I’ve arrived – what happens next?
You will now be registered as a new attendance and will wait to be triaged. We try to keep this initial wait as short as possible (aiming for 15 minutes) but this will depend on how many other patients have arrived at a similar time to you.
Triage is an initial clinical assessment to determine priority. The triage nurse will ask you some initial questions about your illness or injury to decide what clinical priority you are. This in turn will determine how quickly you will be fully assessed. All attendances, including ambulance arrivals are triaged to ensure that patients with the greatest clinical needs are seen first. Your clinical priority will be one of the following:
- Red – critical – immediate intervention required
- Orange – very urgent – should be assessed within 10 minutes of triage
- Yellow – urgent – should be assessed within 1 hour of triage
- Green – standard – should be assessed within 2 hours of triage
- Blue – non-urgent – should be assessed within 4 hours of triage
Urgent Treatment Centre (UTC) vs. Emergency Department
Depending on what your clinical presentation is, you may be directed to our Urgent Treatment Centre where you will be seen by either a Doctor or an Advanced Nurse Practitioner. UTC is designed to help speed up the management of relatively minor injuries or illnesses and to reduce the risk of you having to wait longer because of the arrival of higher priority patients.
Same Day Emergency Care (SDEC) vs. Emergency Department
Another pathway following triage may be the Trust’s Same Day Emergency Care unit, which is located on site, in the new Emergency Village building. This unit operates between 8am and midnight, with last referrals for most of the specialities at 9pm.
There are a wide range of specific conditions which can be referred to SDEC with the aim of rapidly assessing patients to perform diagnostics, treatments and procedures on the day and avoid unnecessary admission and long waits in the Emergency Department.
Your clinical assessment will be much more thorough compared to triage and will involve more questioning and an examination. At this stage, your clinician will be working out the cause of your condition and will be forming a plan to best manage it. This plan could range from a simple intervention and some pain relief to investigations that require a longer stay in the Emergency Department.
Investigations and treatments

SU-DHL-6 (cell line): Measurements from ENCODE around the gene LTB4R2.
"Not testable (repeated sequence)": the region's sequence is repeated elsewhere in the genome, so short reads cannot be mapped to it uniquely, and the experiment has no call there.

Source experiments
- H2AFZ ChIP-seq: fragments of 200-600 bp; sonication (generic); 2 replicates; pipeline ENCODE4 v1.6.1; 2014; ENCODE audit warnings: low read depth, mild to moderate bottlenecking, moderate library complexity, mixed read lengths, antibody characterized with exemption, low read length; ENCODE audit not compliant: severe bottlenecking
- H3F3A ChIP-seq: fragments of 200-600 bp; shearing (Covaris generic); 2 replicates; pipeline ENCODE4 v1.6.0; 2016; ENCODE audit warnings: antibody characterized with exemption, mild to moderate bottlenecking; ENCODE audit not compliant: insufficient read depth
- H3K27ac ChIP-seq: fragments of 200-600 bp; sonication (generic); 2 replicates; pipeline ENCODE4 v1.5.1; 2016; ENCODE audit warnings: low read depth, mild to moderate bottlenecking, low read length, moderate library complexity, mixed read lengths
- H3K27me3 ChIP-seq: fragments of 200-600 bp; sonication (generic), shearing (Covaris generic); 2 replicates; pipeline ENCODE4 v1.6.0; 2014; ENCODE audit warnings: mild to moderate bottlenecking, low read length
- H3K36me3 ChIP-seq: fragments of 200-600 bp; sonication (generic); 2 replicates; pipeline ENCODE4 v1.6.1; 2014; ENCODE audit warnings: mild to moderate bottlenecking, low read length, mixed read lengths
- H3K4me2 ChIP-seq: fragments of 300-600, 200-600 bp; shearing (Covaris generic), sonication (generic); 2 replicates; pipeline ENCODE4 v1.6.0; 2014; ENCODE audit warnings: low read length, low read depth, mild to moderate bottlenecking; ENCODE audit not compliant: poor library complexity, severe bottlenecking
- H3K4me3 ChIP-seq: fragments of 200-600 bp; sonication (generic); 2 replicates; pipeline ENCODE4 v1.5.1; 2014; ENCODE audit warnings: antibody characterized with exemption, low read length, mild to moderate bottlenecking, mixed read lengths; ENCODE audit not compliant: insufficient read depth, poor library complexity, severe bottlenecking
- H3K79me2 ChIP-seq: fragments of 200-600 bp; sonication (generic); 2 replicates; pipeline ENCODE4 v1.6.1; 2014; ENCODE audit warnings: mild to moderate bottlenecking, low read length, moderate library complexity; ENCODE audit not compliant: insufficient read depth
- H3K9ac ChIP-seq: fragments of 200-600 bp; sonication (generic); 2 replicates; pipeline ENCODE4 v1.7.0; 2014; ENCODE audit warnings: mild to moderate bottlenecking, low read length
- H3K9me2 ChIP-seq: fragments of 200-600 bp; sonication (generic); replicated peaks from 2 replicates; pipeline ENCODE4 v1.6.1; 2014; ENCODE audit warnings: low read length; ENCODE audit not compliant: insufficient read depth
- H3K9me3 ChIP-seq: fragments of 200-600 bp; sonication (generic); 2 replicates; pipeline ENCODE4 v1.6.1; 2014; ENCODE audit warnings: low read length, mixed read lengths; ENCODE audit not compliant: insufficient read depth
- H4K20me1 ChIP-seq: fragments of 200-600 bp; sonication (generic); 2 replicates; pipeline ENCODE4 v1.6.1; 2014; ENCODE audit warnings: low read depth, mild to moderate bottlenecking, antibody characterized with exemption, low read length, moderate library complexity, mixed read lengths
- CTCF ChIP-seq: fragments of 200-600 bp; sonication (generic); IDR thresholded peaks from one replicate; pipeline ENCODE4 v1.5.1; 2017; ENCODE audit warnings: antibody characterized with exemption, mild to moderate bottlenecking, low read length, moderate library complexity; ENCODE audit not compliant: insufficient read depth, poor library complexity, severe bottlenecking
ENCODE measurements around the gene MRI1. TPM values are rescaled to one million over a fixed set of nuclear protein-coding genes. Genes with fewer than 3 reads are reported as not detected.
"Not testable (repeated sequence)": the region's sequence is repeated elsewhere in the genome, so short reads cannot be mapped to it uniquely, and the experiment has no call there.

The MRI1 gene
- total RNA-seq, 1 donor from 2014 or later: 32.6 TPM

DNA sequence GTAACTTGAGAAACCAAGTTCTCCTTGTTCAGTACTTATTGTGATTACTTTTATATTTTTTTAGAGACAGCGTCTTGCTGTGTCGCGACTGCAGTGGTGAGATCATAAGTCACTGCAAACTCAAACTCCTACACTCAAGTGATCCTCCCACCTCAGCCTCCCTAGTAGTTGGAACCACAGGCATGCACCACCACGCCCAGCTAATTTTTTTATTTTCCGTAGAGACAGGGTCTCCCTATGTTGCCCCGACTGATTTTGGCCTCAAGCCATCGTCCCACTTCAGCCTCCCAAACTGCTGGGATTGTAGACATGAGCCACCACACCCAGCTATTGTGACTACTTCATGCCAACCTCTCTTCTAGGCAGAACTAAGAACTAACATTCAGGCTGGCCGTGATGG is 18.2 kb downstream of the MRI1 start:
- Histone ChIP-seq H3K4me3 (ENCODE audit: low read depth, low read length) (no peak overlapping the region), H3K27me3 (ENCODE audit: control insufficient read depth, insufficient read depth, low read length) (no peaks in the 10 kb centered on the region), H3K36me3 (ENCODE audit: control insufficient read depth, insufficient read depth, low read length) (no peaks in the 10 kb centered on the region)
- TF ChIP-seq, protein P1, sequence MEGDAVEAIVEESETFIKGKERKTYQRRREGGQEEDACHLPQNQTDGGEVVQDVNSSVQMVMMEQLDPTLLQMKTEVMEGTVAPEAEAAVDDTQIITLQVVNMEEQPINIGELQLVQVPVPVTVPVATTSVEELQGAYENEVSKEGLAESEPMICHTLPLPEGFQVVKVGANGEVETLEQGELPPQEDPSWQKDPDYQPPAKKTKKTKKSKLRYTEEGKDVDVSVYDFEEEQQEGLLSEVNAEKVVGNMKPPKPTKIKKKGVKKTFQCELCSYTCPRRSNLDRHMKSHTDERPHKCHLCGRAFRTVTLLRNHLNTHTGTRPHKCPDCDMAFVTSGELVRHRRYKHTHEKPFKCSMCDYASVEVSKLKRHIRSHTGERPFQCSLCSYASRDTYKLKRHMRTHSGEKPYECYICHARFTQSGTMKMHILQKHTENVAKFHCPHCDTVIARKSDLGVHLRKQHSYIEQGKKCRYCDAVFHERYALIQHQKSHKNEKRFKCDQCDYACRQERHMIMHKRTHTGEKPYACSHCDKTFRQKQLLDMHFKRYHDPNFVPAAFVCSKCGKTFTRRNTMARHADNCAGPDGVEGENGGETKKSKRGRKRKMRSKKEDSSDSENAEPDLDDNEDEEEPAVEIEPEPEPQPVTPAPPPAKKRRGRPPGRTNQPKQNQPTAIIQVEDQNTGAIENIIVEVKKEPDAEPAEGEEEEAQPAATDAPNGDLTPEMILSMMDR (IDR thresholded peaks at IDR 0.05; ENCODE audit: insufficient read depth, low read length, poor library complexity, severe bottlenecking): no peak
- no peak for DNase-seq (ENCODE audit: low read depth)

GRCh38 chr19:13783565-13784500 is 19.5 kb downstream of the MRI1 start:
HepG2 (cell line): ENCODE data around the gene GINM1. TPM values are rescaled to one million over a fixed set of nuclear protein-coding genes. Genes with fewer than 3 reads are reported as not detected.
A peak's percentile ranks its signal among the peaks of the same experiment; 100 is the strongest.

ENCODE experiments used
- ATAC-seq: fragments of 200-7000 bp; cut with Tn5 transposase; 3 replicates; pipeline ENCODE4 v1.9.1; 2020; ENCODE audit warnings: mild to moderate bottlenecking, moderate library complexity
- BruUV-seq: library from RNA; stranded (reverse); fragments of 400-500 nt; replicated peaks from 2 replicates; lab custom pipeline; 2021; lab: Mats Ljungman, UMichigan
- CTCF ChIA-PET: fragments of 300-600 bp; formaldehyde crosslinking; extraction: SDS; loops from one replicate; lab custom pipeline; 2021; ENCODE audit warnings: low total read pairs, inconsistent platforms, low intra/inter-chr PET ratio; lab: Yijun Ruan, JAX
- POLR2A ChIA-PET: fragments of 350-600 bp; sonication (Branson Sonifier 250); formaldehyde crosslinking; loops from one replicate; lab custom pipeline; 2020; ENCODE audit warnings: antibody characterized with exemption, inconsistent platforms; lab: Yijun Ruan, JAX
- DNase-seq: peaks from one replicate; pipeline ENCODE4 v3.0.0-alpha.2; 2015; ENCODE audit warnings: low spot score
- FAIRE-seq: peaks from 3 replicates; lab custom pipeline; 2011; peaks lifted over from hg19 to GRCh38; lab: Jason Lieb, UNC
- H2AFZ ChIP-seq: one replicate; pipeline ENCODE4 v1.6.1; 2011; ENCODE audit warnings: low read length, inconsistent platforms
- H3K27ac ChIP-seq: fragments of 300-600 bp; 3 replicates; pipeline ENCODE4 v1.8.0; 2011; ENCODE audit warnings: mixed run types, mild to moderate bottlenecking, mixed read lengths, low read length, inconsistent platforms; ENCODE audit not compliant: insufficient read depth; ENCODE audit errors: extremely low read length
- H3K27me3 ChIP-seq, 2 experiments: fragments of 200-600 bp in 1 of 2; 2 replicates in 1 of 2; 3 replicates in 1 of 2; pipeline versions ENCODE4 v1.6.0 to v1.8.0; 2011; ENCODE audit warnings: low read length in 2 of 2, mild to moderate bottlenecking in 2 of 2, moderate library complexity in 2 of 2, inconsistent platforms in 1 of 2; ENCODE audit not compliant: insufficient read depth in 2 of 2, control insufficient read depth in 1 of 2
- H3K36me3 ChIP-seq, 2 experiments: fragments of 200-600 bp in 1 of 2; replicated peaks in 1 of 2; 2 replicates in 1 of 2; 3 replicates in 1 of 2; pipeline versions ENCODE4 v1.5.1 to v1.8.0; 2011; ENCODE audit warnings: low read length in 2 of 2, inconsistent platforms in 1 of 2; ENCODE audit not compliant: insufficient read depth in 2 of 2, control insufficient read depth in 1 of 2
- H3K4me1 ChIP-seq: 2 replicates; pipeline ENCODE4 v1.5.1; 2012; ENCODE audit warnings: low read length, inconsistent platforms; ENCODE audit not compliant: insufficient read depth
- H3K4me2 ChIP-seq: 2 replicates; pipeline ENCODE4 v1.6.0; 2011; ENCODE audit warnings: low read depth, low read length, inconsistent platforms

Common emergency investigations include blood samples, x-rays (or other types of imaging such as ultrasound or CT scans), urine samples and ECGs. The results of these investigations help your clinician decide on the next steps of management. Again, depending on how busy the department is, simple x-rays can take 40 minutes or so to complete and blood samples often can take 60 minutes or so for results to be returned from the laboratory.
How long will I have to wait?
We aim to ensure that all patients are seen as soon as possible, but it is very difficult to predict how long you will have to wait. The triage system ensures that patients requiring immediate attention are seen before other patients, whose problem may be distressing, but who are safe to wait for treatment. Waiting times vary and depend on the number of patients waiting, as well as the severity of their conditions. The triage nurse will inform you of approximate waiting times. This information can also be found on the board in the waiting room.
The waiting time may increase suddenly when seriously ill or injured patients arrive or when patients’ conditions worsen which will require immediate attention. We will try to keep you updated of such changes in waiting times. At times, it may appear quiet in the waiting room, but this does not reflect activity within the department. Many unwell patients arrive by ambulance at the side entrance.
For patients who are waiting to see an in-patient specialty team (e.g. Orthopaedics, Medicine, Surgery etc) the waiting time is different and not controlled by the Emergency Department. The same applies if you require admission to a ward and sometimes there may be a considerable delay before you are transferred out of the ED. We will keep you informed on progress of this.
Ultimately, your clinician will decide whether you are safe to discharge home, or whether your condition requires the input of other teams. If you are ‘referred’ you will be assessed by an on-call doctor from one of our in-patient specialties. On-call teams are usually very busy so if they are not available to see you in the Emergency Department, or if your condition definitely requires in-patient care, we will transfer you to a bed on one of the wards.
If you are discharged, we may give you medication or a prescription to go home with. We will let your GP know what medication we’ve given you, just in case you need more.
For your comfort
Your comfort is our concern. Please do not eat or drink before being seen by the Triage nurse. Refreshments are available from the vending machines in the waiting room, the Restaurant and also from catering outlets in the main entrance. ED staff can direct you to these. Toilets are located in the waiting room. Please inform staff if you find them in an unacceptable condition. Baby-changing facilities are available. Please ask one of our staff if you require an area for breastfeeding.
If I’m discharged, can I drive home?
Few discharges from the Emergency Department would prevent you from driving – if you are unsure, please ask us.
The main considerations are broken bones, eye problems or medications that we might have given you that cause drowsiness.